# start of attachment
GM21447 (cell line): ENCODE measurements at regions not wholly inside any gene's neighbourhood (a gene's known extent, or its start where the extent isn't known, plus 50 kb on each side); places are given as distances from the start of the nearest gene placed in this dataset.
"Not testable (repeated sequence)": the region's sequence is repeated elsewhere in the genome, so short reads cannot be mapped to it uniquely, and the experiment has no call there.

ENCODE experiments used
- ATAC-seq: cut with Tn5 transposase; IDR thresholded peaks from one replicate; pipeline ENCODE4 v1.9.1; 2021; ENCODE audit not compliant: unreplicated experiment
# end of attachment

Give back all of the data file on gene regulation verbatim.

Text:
GM21447 (cell line): ENCODE measurements at regions not wholly inside any gene's neighbourhood (a gene's known extent, or its start where the extent isn't known, plus 50 kb on each side); places are given as distances from the start of the nearest gene placed in this dataset.
"Not testable (repeated sequence)": the region's sequence is repeated elsewhere in the genome, so short reads cannot be mapped to it uniquely, and the experiment has no call there.

ENCODE experiments used
- ATAC-seq: cut with Tn5 transposase; IDR thresholded peaks from one replicate; pipeline ENCODE4 v1.9.1; 2021; ENCODE audit not compliant: unreplicated experiment